Need A Winner?
By Jeffrey Hildebrand, on April 17, 2014

Herbalife & Trading Psychology - Media Darlings

The Brandnet Cycle for Trading Hedge Fund Pissing Matches

Most of you are familiar with this chart describing the psychology of trading, it speaks for itself, and speaks a universal truth for every new trader.

Trading Psychology

Media darlings follow different cycles: The Herbalife trading psychology, for example…

Herbalife Trading PsychologyI guarantee that both of these famous hedgies are going to make a killing!

By Jeffrey Hildebrand, on April 8, 2014

Bags in Bags and Bags in Bags

ikea bagWith spring comes spring cleaning. I approached my garage yesterday thinking it’s time to make space for the bicycles and garden tools that have been hidden away all winter. The garage is the place where time hides out, too–ours is filled boxes of clothes that the kids have outgrown, half empty paint cans, projects forever on hold, plus all the other stuff that accumulates over a winter spent indoors. Part of the problem is that now, at least here in France, when you go into a grocery store you bring your own bag or buy one of theirs – to bring back the next time. That’s not really a problem of course, it’s good for the environment apparently, but if half the time you forget to return with a bag, you accumulate dozens and in my case, millions of bags. What most people do, including me, is stuff one bag in the other (again and again) and toss it in the garage – so you have one when you need one. I have millions, and not just grocery store bags, I have bags-of-bags from Ikea, and plasticized bags from every shop in Paris. You never know when I might need one… My garage was starting to look like the Pacific Ocean garbage patch.

bags of bags

It was a personal challenge to throw out a very solid colorful Disney store bag with light blue fabric cords, I’ve been holding it unconsciously since my daughter was 5, she’s 16 now. We bought an ‘Ariel’ figurine. I remember her euphoria and how crowded the Disney Store was on the Champs Elysees. We had developed the habit of taking a walk along the Champs on Saturday mornings when the weather was nice. Ariel was irresistible.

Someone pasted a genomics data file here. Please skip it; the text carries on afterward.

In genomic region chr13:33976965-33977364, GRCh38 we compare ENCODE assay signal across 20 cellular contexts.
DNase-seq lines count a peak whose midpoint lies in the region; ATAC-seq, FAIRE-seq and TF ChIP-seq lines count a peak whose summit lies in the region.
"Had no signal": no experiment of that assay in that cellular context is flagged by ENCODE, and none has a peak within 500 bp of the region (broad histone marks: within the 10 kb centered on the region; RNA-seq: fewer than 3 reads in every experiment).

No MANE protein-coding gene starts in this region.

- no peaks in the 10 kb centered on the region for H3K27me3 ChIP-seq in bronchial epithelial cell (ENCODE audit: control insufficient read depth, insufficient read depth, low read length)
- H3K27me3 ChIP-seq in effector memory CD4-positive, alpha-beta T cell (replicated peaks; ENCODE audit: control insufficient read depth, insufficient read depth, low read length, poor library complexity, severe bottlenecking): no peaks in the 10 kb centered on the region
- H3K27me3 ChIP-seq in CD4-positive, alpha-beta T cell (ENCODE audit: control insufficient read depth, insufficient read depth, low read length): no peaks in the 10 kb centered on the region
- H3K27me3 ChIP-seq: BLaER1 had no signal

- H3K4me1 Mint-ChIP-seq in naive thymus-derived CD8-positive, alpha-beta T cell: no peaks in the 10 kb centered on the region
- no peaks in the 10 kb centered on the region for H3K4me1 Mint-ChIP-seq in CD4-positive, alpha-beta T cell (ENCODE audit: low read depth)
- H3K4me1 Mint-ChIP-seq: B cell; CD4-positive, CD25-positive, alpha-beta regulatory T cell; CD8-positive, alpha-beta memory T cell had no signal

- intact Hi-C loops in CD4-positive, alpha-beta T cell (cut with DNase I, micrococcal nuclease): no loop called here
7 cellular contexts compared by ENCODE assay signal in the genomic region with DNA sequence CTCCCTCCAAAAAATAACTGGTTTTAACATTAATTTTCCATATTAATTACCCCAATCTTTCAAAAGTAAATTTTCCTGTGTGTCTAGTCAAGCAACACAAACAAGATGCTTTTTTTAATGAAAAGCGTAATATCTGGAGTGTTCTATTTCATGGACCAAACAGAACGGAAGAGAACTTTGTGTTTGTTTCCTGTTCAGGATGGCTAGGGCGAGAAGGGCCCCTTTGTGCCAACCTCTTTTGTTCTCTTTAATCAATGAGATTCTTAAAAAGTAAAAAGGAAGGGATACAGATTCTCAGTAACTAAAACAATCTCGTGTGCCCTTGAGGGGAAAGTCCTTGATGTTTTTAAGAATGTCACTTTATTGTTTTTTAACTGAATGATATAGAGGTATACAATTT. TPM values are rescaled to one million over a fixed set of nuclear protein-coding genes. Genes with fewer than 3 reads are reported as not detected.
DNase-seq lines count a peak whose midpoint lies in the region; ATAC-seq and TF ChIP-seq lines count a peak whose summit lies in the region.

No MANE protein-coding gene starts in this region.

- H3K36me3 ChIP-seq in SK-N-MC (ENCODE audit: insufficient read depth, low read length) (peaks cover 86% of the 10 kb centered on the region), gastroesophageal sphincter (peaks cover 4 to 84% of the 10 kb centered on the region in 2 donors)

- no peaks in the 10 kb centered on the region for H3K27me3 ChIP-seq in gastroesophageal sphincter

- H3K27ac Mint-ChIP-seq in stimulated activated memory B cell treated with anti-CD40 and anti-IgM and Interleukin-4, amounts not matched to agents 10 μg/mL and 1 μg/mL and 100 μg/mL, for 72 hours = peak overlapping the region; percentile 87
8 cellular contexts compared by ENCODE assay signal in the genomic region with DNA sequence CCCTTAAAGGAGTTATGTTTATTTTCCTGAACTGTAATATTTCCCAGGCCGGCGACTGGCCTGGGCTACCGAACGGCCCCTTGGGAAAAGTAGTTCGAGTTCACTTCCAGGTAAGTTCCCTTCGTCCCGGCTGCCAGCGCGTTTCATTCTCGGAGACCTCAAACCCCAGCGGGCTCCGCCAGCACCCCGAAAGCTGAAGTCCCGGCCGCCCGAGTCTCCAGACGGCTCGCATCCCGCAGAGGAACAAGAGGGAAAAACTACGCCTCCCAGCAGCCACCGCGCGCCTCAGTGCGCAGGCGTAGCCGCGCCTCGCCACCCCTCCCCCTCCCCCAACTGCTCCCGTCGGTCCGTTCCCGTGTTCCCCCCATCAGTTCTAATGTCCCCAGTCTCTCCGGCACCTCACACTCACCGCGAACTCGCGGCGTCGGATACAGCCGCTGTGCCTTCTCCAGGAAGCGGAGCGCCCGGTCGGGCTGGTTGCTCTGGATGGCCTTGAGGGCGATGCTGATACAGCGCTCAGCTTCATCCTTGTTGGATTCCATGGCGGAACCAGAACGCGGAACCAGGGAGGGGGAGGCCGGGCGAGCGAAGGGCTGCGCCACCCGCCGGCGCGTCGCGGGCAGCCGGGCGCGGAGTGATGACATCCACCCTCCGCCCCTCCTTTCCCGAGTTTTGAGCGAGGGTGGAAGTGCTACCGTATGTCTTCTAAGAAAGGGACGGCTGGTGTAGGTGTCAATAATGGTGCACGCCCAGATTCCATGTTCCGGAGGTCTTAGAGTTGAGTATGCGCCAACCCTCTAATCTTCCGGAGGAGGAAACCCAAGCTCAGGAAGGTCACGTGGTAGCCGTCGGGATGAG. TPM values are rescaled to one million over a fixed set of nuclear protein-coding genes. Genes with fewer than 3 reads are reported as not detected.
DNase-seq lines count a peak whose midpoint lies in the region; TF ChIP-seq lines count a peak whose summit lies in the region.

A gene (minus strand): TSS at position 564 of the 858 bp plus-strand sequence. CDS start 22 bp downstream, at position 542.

Bags have a history and despite the fact that they’re just bags, try desperately to maintain value. They don’t want to be discarded. If I mention to my daughter that I threw out an Abercrombie and Fitch bag, now containing the Disney Store bag (which contains others), I risk the wrath of an adolescent girl. So I hid them – at the bottom of the garbage can. Au revoir, bags. You held a lot even empty, it turns out.

This is a finance blog, right? Sorry… There are a few possibilities; I’ve never seen an analysis of bag quality vs. market price, there’s likely a correlation. The other is that cleaning out a garage clears out the head, and I recommend that to anyone trying to trade on a daily basis.

Good Trading.

By Jeffrey Hildebrand, on March 13, 2014

Herbalife and how the 1% unproductively spend their money

It’s time again to renew our interest in this non-story. Herbalife (HLF) against the world.

Now that the short-squeeze is over and Bill Ackman’s equity investment has been transformed into a derivatives investment, he can manage his losses as, “the cost of doing business” against Carl Icahn. They both probably have nothing better to do. Wouldn’t there be more productive uses of capital. I know a few… Seriously!

As you’ve probably heard the FTC is launching a civil probe into Herbalife’s practices. Though the results of that probe might take a year or two, the expectations are already being communicated  (Bloomberg).

The investigation will most likely end with Herbalife intact while paying a “palatable fine” and agreeing to stricter controls on its multilevel marketing structure, said Robert Chapman, founder of hedge fund Chapman Capital LLC in Manhattan BeachCalifornia. Chapman, who has been critical of Ackman, owns Herbalife stock and bullish derivative options.

And on the other side of the isle, the obligatory lobbying…

The FTC, along with the U.S. Securities and Exchange Commission, had been asked by SenatorEdward Markey, a Massachusetts Democrat, to look into Herbalife’s business practices. An advocacy group called the League of United Latin American Citizens also has met with FTC Chairwoman Edith Ramirez to describe alleged abuses by the company. Ramirez told Markey in a letter last month that his concerns were being “carefully considered.”

The New York Times reported this week that Ackman had donated $10,000 to the advocacy group and hired a former aide to Markey as part of his anti-Herbalife campaign.

I’d bet $10,000 only scratches the surface.

This got me thinking of the irony of the argument. The League of United Latin American Citizens is challenging Herbalife because the Hispanic community is unfairly being targeted by Herbalife; a pyramid scheme praying on the local hard-working community. Shame, though you would find the same behaviour at Anheuser-Busch InBev. Hypocracy aside.

In their own words (here),

The League of United Latin American Citizens, this nation’s largest and oldest Hispanic civil rights organization, welcomed the news that the Federal Trade Commission (FTC) has opened a formal investigation of Herbalife’s business model.

LULAC has maintained that the company has been defrauding hundreds of thousands of their own distributors by promising a lucrative business opportunity when the vast majority suffer financial loss.

Now my confusion  Here’s a financial whale in a billion dollar pissing match, paying a lobbyist to convince the FTC that HLF is praying on the small guy – which is illegal – while the very act of paying this lobbyist to move the FTC, prays on ME – which is in NO WAY illegal.